The danger and complications caused by old landfills
Old landfills pose a significant danger to the use and development of land. This danger is not restricted to the land on the landfill itself. Neighbouring land can also be at risk of contamination. Landowners need to be cautious when using land that could be near an old tip. It can be difficult to even know their location. Some were never lined and pose a considerable risk of off-site contamination. The management of these landfills also raises difficult challenges for current owners, operators and authorities.
The Environment Protection Authority’s Best Practice Environmental Management: Siting, Design, Operation and Rehabilitation of Landfills provides for buffers that state that no new buildings should be constructed within 500m of type 2 landfills (putrescible waste) and 200m of type 3 landfills (inert waste). This is not a hard and fast rule: buffer distances can be reduced by courts and tribunals if they receive sufficient evidence. Buffers are needed because of the potential for “gas migration”, a process by which gases escape and rise through the soil. Gas migration can lead to the contamination of nearby land with dangerous or explosive vapours.
Buffer zones did not always exist. They were first introduced by the 1991 State Environment Protection Policy (Siting and Management of Landfills Receiving Municipal Wastes), and were originally 100m from surface water and 200m from residential areas. Prior to this, however, landfills were established and closed, often without measures to prevent contamination. There are countless closed underground landfills throughout Australia. There is no public register or any other way to keep track of these landfills unless they become included on the EPA’s register of contaminated sites.
The EPA is currently in the process of writing new guidelines for the management of these landfills. Hubert Algie of our office assisted in writing a Law Institute of Victoria submission to the EPA on the draft guidelines, cautioning against an unfair burden on landowners near buffer areas. The submission also noted that the draft guidelines do not take account of groundwater or soil contamination, and do not require landfill owners to disclose vital information including EPA prosecution notices and/or test data, which can currently only be obtained by complex Freedom of Information applications.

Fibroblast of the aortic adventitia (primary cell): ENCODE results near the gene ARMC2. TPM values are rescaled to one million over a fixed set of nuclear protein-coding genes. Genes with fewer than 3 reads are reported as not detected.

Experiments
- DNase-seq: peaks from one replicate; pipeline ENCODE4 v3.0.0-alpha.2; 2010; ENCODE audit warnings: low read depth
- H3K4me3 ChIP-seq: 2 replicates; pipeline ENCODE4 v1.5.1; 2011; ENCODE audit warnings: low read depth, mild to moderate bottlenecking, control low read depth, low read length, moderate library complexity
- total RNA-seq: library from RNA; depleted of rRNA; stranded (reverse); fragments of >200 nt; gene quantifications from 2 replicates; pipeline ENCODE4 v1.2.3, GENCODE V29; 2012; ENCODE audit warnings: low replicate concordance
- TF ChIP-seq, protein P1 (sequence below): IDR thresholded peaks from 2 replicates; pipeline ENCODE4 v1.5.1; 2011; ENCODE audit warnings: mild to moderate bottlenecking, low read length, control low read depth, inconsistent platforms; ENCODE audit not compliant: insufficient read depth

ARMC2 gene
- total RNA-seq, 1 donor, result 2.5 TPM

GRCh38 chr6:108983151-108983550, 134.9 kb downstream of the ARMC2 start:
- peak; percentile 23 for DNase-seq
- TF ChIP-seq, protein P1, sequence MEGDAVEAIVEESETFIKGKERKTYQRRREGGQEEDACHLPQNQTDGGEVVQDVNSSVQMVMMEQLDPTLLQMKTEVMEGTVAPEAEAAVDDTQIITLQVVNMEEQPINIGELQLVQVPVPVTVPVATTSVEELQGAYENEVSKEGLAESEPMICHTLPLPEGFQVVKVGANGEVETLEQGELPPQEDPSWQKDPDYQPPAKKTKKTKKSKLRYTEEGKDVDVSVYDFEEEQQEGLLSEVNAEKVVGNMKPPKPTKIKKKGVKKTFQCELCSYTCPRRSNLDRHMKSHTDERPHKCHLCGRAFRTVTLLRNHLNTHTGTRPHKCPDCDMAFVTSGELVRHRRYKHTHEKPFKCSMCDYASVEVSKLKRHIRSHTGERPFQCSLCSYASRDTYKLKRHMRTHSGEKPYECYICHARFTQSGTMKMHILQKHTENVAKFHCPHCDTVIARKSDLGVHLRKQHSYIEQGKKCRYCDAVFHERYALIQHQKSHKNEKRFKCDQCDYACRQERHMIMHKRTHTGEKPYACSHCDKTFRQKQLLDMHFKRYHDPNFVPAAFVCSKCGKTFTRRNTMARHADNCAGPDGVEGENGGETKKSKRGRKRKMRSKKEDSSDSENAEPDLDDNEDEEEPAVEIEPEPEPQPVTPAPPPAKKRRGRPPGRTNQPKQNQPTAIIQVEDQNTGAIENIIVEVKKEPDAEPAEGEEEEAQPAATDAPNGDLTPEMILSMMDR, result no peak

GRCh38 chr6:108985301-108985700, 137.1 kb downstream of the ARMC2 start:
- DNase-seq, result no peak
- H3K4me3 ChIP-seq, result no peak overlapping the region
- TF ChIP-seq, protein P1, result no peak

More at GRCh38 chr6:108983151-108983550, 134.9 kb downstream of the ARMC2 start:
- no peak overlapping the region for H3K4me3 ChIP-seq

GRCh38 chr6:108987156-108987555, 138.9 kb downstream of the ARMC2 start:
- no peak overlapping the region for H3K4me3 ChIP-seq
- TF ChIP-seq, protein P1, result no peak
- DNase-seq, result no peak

Kellehers Australia has also been active in advising clients affected by methane gas migration from such a landfill. This can raise legal issues relating to damages and compensation and be linked to potential future development on the land. Since publication of the guidelines, some councils have introduced planning scheme amendments. Our experience with these is that they tend to apply a somewhat heavy-handed approach that seeks to shift responsibility from contaminators to land owners and developers. Neighbours seeking approval for very small projects, e.g. a new deck or small extension, can find themselves requested to undertake a site audit at their expense, rather than at the expense of the polluter.
Whilst it is important to ensure that changes in use or development of nearby land does not expose people to health hazards posed by contamination, it is also important to be clear as to who should bear the costs arising from these environmental hazards. It is undesirable that the overarching “polluter pays” principle should become undermined by conflicts of interest that see council or authority polluters, via the exercise of planning discretions, shift their responsibility for off-site effects of pollution to other owners.
Freeman Zhong and Hubert Algie
21 December 2016